Plans to install wire rope barriers on a section of the Princes Highway near Warrnambool have been met with strong opposition.
Local residents as well as road users from a wide area of the western district are up in arms over Regional Roads Victoria's plans to install three barriers, including a barrier down the centre of the road, on section of the road between Panmure and Allansford.
Allansford dairy farmer Michael Mahony said the plan to install wire rope barriers, funded by the TAC, was a "step backwards".
"This plan will actually be an imposition on traffic flows," he said.
"We need to have dual highways for the traffic volumes of the future."
But Regional Roads Victoria acting director Safer Roads John Matta said the barriers would save lives.
"Flexible safety barriers reduce the risk of death and serious injury from head-on and run-off-road collisions," he said.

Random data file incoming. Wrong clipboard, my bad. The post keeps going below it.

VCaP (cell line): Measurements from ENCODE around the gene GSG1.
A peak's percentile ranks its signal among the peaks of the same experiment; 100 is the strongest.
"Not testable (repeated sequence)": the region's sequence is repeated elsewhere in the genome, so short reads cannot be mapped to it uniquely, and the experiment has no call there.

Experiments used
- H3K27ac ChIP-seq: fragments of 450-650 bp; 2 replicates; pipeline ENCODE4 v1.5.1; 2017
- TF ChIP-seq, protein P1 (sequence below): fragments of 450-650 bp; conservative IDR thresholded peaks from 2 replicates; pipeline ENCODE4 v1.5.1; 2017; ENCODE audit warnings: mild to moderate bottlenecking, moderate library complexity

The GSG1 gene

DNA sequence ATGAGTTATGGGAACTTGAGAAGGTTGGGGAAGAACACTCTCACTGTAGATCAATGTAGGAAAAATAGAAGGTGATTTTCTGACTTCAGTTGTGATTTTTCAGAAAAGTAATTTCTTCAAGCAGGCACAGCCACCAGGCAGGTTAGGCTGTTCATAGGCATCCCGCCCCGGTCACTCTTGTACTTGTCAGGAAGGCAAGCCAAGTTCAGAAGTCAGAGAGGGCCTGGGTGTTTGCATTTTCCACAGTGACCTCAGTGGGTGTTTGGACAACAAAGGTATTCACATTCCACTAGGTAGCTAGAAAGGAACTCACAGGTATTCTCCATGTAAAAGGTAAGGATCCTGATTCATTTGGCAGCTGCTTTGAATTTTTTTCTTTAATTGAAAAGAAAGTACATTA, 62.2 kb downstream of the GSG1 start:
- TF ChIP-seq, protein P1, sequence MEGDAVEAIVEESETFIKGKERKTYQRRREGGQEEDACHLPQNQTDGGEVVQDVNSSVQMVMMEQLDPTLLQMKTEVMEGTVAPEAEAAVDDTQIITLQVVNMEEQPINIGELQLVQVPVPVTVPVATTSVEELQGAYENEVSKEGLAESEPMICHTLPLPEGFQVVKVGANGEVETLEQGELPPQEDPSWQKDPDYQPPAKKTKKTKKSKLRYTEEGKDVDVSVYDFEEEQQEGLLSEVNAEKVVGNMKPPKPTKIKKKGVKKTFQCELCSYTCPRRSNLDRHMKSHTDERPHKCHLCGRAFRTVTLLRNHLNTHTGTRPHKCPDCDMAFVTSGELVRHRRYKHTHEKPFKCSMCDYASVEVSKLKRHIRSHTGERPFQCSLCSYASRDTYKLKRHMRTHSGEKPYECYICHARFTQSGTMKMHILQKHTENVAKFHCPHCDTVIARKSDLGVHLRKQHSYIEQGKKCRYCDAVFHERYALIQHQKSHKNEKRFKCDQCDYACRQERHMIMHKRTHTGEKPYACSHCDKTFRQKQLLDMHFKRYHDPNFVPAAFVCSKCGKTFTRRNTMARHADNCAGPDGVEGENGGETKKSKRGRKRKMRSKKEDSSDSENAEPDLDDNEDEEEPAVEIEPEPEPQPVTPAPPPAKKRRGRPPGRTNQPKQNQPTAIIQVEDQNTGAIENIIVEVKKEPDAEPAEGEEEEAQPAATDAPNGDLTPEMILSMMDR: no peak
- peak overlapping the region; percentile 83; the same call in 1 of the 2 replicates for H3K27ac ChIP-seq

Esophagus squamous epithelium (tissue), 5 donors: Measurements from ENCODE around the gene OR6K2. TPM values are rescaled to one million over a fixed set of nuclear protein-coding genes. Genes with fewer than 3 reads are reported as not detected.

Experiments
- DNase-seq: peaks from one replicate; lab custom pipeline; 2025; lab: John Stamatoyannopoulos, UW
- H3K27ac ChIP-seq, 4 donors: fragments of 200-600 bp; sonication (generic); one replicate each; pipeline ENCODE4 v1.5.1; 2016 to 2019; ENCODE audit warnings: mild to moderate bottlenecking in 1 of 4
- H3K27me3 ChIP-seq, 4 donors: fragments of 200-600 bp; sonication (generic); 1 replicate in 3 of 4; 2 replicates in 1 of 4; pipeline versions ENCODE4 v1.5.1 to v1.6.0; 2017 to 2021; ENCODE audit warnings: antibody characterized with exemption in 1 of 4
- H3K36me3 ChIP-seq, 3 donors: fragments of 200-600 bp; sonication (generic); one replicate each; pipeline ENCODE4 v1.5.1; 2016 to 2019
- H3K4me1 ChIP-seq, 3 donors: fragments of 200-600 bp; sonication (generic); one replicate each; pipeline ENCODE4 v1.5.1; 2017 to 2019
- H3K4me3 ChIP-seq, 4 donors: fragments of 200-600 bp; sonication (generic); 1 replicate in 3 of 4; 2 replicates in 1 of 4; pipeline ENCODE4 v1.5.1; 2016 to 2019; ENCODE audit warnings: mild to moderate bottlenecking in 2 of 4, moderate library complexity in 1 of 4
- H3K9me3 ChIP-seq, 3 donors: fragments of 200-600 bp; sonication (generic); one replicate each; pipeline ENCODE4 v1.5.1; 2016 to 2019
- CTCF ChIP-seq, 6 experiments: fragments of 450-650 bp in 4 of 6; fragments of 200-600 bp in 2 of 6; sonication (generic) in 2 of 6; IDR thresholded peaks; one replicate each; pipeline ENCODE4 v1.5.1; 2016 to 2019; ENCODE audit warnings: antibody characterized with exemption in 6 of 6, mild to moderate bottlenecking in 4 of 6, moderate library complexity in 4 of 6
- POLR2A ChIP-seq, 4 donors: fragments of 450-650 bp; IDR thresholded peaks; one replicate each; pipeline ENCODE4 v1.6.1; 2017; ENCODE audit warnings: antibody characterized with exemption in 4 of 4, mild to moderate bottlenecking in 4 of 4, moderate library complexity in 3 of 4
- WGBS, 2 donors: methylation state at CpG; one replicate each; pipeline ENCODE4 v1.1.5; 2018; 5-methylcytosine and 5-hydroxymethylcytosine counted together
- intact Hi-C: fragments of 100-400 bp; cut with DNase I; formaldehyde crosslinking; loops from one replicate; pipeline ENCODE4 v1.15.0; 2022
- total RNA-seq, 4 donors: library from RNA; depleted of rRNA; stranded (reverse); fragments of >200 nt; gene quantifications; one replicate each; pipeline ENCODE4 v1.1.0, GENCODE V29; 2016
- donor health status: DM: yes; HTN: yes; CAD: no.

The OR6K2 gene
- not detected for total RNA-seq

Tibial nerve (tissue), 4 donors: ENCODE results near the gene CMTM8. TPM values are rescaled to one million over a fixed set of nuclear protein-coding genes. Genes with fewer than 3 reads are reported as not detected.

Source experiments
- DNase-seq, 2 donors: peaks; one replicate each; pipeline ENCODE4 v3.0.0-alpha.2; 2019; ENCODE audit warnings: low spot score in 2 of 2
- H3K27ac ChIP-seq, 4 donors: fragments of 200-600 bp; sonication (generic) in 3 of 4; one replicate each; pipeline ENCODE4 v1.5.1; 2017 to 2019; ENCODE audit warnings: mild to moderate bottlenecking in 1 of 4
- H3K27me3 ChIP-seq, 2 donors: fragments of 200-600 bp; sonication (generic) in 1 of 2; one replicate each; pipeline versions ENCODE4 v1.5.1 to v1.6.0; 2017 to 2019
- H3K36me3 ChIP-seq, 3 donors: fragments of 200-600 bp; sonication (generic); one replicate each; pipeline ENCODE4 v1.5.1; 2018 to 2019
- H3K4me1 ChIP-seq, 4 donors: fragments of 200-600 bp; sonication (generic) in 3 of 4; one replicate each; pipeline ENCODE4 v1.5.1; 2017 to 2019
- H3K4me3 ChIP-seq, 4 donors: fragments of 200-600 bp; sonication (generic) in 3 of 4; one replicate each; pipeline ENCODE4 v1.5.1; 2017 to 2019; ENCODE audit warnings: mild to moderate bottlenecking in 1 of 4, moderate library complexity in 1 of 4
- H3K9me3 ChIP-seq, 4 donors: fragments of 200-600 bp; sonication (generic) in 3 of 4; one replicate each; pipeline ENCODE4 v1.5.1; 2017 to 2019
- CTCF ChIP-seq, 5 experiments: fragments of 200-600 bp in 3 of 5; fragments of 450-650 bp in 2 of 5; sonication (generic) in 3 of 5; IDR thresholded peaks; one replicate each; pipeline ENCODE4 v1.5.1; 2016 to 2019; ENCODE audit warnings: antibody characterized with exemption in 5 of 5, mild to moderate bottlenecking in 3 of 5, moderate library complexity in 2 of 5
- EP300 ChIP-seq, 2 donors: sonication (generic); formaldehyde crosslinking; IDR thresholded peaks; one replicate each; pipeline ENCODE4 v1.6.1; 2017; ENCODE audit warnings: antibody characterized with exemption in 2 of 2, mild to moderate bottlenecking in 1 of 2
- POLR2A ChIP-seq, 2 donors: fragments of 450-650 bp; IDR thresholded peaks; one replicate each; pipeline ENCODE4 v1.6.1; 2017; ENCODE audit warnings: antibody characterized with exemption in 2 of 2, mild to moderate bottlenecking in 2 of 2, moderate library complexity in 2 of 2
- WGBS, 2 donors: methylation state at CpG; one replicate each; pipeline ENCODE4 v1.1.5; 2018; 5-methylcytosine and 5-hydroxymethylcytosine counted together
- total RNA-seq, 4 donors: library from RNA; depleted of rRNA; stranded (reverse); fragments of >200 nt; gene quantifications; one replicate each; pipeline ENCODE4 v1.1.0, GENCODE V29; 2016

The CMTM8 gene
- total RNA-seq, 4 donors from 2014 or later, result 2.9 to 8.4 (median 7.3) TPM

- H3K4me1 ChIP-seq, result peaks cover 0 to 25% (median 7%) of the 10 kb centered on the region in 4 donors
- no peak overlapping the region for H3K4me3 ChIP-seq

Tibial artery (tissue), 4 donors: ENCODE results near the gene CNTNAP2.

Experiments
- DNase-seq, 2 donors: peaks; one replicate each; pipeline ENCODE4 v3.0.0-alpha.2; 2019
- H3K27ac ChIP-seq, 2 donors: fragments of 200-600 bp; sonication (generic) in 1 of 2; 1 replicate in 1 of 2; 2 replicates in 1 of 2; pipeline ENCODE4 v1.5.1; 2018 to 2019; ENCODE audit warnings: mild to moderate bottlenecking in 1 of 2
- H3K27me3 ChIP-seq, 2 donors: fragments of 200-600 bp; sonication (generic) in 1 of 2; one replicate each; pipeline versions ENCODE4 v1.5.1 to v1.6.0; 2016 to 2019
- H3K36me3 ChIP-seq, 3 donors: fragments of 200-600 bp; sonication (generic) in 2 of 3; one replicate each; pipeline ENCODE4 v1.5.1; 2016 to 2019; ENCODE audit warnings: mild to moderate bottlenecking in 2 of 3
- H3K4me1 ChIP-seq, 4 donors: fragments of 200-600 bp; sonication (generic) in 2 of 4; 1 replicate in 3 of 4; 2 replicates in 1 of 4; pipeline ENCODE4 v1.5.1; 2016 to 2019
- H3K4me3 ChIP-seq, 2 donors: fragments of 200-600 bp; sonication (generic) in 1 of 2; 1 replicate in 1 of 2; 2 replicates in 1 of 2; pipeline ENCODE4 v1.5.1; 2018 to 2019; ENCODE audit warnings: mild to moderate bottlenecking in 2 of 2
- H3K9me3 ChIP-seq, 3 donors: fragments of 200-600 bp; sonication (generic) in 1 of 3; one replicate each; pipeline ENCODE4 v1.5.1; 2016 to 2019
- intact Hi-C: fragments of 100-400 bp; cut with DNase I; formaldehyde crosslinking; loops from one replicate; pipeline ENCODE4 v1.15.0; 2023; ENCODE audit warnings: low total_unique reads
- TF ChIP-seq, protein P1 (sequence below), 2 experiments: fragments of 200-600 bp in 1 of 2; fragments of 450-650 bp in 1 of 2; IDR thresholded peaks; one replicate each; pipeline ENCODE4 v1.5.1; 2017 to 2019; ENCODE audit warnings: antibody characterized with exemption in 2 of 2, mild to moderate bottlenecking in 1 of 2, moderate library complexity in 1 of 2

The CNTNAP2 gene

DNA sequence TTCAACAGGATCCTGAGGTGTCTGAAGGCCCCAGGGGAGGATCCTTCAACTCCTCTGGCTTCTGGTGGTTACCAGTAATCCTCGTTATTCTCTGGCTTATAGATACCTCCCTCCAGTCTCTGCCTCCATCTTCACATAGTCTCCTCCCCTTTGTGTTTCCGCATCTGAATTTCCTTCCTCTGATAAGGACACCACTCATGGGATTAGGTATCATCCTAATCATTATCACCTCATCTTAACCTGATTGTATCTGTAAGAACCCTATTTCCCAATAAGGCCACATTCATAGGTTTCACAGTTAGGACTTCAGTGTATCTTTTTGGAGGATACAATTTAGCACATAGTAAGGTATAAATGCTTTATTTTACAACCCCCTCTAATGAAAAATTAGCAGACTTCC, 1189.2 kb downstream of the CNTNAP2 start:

"As well as installing the barriers, a range of other works will be undertaken including improving the condition of the existing road surface on the undivided section of the highway between Panmure and Allansford."
Mr Mahony said the installation flew in the face of decades-long plans to duplicate the stretch of highway.
He said during the 1970s land was purchased between Panmure to Allansford by compulsory acquisition for the expansion of the road, with a number of farms being split.
He said the original plan for the duplication was a good idea as it bypassed Cudgee and Allansford and eliminated two railway crossings.
"This new plan is a step backwards; wire ropes might save lives, but so does two lanes both ways," he said.
Shadow Minister for Rural Roads Roma Britnell said the government needed to address the poor condition of rural roads.
She said road surfaces needed to be fixed before spending money on other measures that may or may not be in the right place.
Wire rope barriers in the right place were effective, but the way they were being rolled out compromised road widths.